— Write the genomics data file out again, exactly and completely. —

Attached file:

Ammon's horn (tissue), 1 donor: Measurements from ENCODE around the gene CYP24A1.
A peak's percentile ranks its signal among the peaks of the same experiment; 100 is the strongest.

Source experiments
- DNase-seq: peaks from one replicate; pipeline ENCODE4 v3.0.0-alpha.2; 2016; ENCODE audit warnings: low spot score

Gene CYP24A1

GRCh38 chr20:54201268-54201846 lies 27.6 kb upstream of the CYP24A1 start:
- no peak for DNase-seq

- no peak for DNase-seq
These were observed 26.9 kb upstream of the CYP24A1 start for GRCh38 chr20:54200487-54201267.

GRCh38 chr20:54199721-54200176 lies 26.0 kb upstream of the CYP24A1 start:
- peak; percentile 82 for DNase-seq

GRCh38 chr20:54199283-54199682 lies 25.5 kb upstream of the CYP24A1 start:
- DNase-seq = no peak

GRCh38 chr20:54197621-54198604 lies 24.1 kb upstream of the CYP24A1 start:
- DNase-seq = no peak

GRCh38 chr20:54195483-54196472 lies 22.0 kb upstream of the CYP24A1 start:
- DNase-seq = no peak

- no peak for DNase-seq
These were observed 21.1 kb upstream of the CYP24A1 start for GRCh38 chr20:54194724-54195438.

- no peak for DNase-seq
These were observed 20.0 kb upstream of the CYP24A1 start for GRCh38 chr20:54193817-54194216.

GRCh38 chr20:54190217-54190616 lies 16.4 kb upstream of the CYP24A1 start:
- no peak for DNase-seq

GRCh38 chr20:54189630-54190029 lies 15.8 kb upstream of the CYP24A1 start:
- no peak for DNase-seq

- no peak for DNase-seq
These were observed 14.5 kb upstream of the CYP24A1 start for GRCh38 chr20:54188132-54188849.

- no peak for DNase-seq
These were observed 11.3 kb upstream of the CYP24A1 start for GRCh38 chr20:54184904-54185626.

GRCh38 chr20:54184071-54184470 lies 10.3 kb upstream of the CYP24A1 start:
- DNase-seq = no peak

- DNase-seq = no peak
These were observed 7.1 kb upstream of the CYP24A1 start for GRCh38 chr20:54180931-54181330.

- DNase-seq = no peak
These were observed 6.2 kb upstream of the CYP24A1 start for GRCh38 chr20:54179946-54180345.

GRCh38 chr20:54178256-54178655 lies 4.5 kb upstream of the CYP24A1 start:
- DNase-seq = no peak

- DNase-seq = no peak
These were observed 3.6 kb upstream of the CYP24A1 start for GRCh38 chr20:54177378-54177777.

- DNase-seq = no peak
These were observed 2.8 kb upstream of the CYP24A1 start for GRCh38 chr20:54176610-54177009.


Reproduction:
Ammon's horn (tissue), 1 donor: Measurements from ENCODE around the gene CYP24A1.
A peak's percentile ranks its signal among the peaks of the same experiment; 100 is the strongest.

Source experiments
- DNase-seq: peaks from one replicate; pipeline ENCODE4 v3.0.0-alpha.2; 2016; ENCODE audit warnings: low spot score

Gene CYP24A1

GRCh38 chr20:54201268-54201846 lies 27.6 kb upstream of the CYP24A1 start:
- no peak for DNase-seq

- no peak for DNase-seq
These were observed 26.9 kb upstream of the CYP24A1 start for GRCh38 chr20:54200487-54201267.

GRCh38 chr20:54199721-54200176 lies 26.0 kb upstream of the CYP24A1 start:
- peak; percentile 82 for DNase-seq

GRCh38 chr20:54199283-54199682 lies 25.5 kb upstream of the CYP24A1 start:
- DNase-seq = no peak

GRCh38 chr20:54197621-54198604 lies 24.1 kb upstream of the CYP24A1 start:
- DNase-seq = no peak

GRCh38 chr20:54195483-54196472 lies 22.0 kb upstream of the CYP24A1 start:
- DNase-seq = no peak

- no peak for DNase-seq
These were observed 21.1 kb upstream of the CYP24A1 start for GRCh38 chr20:54194724-54195438.

- no peak for DNase-seq
These were observed 20.0 kb upstream of the CYP24A1 start for GRCh38 chr20:54193817-54194216.

GRCh38 chr20:54190217-54190616 lies 16.4 kb upstream of the CYP24A1 start:
- no peak for DNase-seq

GRCh38 chr20:54189630-54190029 lies 15.8 kb upstream of the CYP24A1 start:
- no peak for DNase-seq

- no peak for DNase-seq
These were observed 14.5 kb upstream of the CYP24A1 start for GRCh38 chr20:54188132-54188849.

- no peak for DNase-seq
These were observed 11.3 kb upstream of the CYP24A1 start for GRCh38 chr20:54184904-54185626.

GRCh38 chr20:54184071-54184470 lies 10.3 kb upstream of the CYP24A1 start:
- DNase-seq = no peak

- DNase-seq = no peak
These were observed 7.1 kb upstream of the CYP24A1 start for GRCh38 chr20:54180931-54181330.

- DNase-seq = no peak
These were observed 6.2 kb upstream of the CYP24A1 start for GRCh38 chr20:54179946-54180345.

GRCh38 chr20:54178256-54178655 lies 4.5 kb upstream of the CYP24A1 start:
- DNase-seq = no peak

- DNase-seq = no peak
These were observed 3.6 kb upstream of the CYP24A1 start for GRCh38 chr20:54177378-54177777.

- DNase-seq = no peak
These were observed 2.8 kb upstream of the CYP24A1 start for GRCh38 chr20:54176610-54177009.